They currently seek federal funds to demolish the old terminal building, which rests too close to gates 10, 11 and 12 to operate them. They hope to tear down the old building this fall, with the exception of the basement, which will remain in use.
“That’s one of the things that got airline support early on,” says White. “We shaved $5 million from the project by leaving the basement in place and just tearing down the structures above.”
Build it Bright
“An airport terminal is the first and last impression for visitors to the area,” says McCollum. “We felt it should speak to the capabilities of the people here, the aircraft manufacturers in town, and the high-tech businesses.”
They ensured this was the case by engaging businesses, citizens, customers and stakeholders in the planning process. “They said they wanted the airport to reflect that this is a growing town; a modern town,” White says, adding that the existing facility left visitors with a lasting impression but not necessarily a good one. “The existing facility was tired, dingy and not very modern looking at all,” he says.
One of the first things visitors will notice now is the bright and spacious feeling of the new facility, which is able to handle up to 2 million passengers a year—approximately 500,000 more than it does today. “One of the big things is just the sense of space you have in this building and the large generous areas you’ve got,” says Philip Hannon, architect, HNTB.
White admits the new building is “roughly the same size square footage-wise, offering just 10,000 square feet more,” but it’s more efficient. The traditionally shaped H terminal features walking distances that are half what they were in the current terminal because White says they “shrunk everything and made it more compact.”
But it’s not something visitors will notice because high ceilings; light colors; plenty of windows and skylights, all of which are blast resistant glass made to withstand severe weather conditions; make the terminal look larger than it really is. “Though similar in square footage, the new facility is roughly 60 percent larger in volume, which means it’s more open and more spacious,” McCollum says. “The high ceilings make it feel much larger.”
Easy Being Green
“Community leaders also asked that the building incorporate as many environmentally conscious features as possible,” says White.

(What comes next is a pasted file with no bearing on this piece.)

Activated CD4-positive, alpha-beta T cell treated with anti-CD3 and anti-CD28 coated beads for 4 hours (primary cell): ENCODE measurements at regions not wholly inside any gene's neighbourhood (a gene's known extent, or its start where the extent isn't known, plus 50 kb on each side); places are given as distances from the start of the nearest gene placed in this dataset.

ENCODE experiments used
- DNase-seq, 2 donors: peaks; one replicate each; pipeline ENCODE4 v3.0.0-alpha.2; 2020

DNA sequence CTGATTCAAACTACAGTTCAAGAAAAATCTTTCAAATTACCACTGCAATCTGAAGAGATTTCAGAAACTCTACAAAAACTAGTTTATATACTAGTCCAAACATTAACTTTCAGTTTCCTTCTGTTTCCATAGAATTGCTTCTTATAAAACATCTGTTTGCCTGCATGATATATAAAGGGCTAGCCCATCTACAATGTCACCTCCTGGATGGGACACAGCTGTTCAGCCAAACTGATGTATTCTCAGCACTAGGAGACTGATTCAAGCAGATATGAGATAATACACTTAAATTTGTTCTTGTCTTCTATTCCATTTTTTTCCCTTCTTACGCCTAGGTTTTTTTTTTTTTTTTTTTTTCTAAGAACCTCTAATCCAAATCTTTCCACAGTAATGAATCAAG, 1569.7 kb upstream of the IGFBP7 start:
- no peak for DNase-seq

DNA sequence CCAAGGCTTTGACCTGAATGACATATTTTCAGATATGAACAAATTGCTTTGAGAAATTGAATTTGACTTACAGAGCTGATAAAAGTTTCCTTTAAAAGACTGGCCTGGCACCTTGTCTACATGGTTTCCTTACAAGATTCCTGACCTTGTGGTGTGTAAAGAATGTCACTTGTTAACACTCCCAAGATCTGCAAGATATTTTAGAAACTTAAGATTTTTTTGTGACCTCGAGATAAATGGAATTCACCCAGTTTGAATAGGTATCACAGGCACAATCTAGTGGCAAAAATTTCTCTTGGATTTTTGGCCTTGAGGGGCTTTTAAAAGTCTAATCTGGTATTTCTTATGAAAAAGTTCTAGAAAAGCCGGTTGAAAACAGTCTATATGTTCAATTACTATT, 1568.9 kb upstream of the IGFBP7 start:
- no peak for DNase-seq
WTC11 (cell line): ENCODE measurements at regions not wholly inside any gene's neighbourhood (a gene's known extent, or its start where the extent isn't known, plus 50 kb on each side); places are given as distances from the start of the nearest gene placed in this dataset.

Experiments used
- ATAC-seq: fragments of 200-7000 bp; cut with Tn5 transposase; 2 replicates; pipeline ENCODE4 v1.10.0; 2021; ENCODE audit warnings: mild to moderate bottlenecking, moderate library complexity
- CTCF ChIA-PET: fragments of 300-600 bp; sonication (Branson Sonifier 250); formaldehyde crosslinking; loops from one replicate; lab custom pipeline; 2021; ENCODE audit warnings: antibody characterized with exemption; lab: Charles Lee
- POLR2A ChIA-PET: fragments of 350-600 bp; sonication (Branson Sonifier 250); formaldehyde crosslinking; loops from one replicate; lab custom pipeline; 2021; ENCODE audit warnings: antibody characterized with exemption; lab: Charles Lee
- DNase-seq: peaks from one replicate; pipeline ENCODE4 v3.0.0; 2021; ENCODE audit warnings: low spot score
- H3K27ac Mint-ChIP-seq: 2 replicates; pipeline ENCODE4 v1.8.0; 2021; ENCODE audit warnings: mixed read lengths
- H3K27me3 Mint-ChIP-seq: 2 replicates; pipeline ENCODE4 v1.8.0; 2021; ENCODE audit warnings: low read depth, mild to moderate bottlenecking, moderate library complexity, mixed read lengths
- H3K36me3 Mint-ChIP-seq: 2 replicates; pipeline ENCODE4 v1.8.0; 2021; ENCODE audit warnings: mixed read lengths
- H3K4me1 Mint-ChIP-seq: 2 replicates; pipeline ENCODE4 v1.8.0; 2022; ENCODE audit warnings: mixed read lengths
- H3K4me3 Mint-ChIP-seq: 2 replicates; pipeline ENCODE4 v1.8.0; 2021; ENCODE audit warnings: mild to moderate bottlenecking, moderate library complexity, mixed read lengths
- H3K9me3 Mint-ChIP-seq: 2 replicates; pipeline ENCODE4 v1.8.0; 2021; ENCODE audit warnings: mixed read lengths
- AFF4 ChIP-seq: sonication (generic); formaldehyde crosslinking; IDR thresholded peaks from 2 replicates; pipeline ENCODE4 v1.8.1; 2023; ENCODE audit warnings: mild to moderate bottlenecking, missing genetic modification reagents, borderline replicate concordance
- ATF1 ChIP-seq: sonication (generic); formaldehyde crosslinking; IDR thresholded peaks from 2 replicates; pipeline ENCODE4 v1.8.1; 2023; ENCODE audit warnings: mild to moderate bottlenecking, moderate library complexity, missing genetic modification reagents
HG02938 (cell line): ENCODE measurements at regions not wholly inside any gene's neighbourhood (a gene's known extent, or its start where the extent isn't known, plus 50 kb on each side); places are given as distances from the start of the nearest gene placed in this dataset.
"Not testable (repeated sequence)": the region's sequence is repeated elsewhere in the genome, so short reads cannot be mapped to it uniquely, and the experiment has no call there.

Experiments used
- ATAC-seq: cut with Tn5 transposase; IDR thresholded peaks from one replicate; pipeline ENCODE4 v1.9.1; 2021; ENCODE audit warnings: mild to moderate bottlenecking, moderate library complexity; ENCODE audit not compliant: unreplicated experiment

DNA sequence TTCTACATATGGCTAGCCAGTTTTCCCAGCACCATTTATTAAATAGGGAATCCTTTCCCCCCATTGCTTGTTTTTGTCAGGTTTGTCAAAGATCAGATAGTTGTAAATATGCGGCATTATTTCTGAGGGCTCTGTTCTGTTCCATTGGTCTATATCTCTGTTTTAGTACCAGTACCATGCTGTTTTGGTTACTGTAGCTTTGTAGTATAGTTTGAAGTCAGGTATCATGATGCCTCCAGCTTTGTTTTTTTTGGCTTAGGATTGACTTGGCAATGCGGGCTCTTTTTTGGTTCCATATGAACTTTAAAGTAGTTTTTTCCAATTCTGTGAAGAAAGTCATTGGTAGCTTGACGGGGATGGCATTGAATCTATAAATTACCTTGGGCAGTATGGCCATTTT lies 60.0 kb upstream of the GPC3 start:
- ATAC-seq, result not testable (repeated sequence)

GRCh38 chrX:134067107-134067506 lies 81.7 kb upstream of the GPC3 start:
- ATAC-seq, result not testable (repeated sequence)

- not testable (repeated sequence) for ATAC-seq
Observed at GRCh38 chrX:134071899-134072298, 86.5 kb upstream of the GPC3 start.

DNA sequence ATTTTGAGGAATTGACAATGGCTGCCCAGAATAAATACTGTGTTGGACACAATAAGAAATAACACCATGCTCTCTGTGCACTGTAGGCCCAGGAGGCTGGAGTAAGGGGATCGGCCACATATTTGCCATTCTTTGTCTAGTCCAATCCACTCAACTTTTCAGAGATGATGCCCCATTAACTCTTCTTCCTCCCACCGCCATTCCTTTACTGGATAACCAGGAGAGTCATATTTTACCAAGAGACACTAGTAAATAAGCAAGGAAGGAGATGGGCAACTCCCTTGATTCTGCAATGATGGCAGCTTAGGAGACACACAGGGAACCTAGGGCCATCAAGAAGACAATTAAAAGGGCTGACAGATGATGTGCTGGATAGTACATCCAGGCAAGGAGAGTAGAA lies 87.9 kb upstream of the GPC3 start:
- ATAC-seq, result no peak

In response, HNTB included sustainable systems designed to operate efficiently and adapt well to future technological advancements.
The project includes an energy-efficient HVAC system and lighting. The new facility has up to five times as many windows as the old one, which significantly reduces the amount of artificial light that must be created. Daylight harvesting systems dim or switch electric lighting in response to changing daylight availability, further reducing energy use. In-pavement heating systems by the curb limit ice and snow build up, and inside bag makeup rooms, keeps the area warm in the winter and cool in the summer.
However, though designed and built to LEED specifications, the airport opted out of obtaining LEED certification. “We felt it was appropriate to include the sustainable features, but not pay for the commissioning and actual certification,” McCollum explains. “It would have been nearly $300,000 to certify the building, and we felt that $300,000 could be used elsewhere.”
“We are making use of groundwater for parts of the heating and cooling process,” says Hannon. “In the bag makeup area, where airline ramp workers are loading bags onto the cart to take to the aircraft, we have underslab heating and cooling that will temper the space and make it more worker friendly.”
Put Passengers First
The community also asked that the new airport put passengers first by simplifying the stress of travel and building in the amenities they desired. The terminal’s first floor houses arriving and departing passengers, ticketing, baggage claim, and airline and operations support, while the second floor features exhibit space, security, retail, food venues, and departure and arrival gates. The terminal's new flexible gate system can accommodate a range of aircraft and incorporates the largest installation of glass passenger boarding bridges in the country.